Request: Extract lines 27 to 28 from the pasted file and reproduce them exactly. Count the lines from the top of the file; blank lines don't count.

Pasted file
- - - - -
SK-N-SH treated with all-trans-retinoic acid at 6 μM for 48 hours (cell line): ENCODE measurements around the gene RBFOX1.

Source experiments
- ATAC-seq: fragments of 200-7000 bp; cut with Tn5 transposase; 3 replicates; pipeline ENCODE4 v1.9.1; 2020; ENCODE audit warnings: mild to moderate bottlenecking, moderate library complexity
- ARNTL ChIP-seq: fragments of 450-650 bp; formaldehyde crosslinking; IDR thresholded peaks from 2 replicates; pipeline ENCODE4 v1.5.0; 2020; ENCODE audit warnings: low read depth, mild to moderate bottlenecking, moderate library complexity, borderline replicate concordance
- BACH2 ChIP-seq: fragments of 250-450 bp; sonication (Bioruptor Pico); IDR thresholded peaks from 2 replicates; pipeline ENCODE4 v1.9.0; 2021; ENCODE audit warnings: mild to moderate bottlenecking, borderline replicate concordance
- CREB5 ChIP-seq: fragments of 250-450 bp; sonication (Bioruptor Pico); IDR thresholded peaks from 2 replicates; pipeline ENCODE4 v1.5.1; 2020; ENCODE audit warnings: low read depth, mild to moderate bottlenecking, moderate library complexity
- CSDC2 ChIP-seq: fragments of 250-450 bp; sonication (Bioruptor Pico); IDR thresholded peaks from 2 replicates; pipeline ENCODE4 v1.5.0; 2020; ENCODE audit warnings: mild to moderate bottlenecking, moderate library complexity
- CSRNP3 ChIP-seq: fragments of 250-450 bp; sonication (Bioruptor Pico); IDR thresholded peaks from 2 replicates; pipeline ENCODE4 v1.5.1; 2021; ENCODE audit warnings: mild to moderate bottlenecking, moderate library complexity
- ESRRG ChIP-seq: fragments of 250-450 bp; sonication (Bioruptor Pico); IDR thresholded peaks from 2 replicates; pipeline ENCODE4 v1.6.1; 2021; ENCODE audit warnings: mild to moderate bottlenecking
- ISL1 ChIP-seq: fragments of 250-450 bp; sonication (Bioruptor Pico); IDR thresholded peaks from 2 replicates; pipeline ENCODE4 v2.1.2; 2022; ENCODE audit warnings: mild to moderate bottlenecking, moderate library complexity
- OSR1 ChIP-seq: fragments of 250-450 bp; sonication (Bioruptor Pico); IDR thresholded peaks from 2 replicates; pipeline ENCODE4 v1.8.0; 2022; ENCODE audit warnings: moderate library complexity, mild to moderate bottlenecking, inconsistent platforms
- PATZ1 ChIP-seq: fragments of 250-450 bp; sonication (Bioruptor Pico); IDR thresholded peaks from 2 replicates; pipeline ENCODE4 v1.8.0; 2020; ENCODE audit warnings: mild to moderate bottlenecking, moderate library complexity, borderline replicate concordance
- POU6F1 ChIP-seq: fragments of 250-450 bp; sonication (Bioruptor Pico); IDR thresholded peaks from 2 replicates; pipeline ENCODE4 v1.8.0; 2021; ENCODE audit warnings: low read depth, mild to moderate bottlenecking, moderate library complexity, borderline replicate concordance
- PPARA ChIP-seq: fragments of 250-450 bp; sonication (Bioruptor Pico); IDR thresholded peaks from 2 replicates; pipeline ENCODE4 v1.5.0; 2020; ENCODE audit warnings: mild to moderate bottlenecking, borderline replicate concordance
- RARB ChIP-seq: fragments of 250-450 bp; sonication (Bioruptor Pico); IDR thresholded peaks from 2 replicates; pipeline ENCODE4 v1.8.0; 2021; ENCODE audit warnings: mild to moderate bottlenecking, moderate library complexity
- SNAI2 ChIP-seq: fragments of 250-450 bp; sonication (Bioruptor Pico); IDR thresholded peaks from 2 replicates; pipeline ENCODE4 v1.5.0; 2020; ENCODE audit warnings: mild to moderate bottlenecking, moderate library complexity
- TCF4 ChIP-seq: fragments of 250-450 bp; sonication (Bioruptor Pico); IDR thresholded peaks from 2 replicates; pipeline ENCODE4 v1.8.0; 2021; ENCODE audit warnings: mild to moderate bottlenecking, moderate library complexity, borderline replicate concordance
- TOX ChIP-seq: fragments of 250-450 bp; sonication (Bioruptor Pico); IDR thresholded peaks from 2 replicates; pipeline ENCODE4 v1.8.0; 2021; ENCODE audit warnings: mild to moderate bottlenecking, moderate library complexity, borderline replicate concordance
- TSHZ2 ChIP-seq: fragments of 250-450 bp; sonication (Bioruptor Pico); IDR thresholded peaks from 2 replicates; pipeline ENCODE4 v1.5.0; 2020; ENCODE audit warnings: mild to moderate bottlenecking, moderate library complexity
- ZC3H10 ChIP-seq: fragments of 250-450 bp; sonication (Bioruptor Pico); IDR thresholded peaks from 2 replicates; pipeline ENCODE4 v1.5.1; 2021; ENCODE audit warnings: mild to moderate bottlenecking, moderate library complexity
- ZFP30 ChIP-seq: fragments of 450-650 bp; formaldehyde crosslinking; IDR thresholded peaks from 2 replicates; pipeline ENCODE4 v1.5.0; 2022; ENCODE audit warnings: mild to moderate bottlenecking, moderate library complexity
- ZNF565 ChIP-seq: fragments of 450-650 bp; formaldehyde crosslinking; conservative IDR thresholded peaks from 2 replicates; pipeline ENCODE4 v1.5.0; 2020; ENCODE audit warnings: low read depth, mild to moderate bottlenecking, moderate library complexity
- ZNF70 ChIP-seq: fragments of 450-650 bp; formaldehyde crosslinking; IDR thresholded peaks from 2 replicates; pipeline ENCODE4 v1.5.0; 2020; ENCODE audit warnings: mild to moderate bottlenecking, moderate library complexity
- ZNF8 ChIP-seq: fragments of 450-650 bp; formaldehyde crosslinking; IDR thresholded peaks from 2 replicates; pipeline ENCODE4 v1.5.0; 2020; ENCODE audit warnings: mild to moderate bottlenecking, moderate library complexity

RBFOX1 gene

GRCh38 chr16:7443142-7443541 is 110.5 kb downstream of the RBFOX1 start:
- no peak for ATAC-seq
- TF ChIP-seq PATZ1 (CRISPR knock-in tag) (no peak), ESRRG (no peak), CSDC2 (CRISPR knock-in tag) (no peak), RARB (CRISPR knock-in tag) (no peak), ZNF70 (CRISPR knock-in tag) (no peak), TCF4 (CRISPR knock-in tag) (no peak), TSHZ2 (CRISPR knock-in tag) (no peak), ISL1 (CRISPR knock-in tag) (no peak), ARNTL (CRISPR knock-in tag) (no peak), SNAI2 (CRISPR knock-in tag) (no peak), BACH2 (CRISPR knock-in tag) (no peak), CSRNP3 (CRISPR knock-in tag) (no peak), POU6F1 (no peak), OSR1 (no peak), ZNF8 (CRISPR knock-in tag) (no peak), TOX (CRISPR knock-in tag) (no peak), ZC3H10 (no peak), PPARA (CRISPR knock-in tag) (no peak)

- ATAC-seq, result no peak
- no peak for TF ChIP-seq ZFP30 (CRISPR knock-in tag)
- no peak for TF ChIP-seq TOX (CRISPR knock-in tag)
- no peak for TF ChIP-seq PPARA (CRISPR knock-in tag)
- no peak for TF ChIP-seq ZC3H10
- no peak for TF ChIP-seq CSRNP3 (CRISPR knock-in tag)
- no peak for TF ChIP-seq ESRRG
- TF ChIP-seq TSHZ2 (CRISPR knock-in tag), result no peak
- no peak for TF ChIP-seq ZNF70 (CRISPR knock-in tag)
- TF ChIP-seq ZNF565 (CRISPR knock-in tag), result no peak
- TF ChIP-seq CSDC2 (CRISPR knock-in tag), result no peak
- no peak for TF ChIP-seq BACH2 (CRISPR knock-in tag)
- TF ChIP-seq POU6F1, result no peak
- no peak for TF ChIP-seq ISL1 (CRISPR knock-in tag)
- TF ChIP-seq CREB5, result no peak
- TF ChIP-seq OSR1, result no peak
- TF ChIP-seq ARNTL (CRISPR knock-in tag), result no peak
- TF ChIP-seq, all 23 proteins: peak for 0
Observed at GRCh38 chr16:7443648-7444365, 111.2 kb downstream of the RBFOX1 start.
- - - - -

- no peak for ATAC-seq
- TF ChIP-seq PATZ1 (CRISPR knock-in tag) (no peak), ESRRG (no peak), CSDC2 (CRISPR knock-in tag) (no peak), RARB (CRISPR knock-in tag) (no peak), ZNF70 (CRISPR knock-in tag) (no peak), TCF4 (CRISPR knock-in tag) (no peak), TSHZ2 (CRISPR knock-in tag) (no peak), ISL1 (CRISPR knock-in tag) (no peak), ARNTL (CRISPR knock-in tag) (no peak), SNAI2 (CRISPR knock-in tag) (no peak), BACH2 (CRISPR knock-in tag) (no peak), CSRNP3 (CRISPR knock-in tag) (no peak), POU6F1 (no peak), OSR1 (no peak), ZNF8 (CRISPR knock-in tag) (no peak), TOX (CRISPR knock-in tag) (no peak), ZC3H10 (no peak), PPARA (CRISPR knock-in tag) (no peak)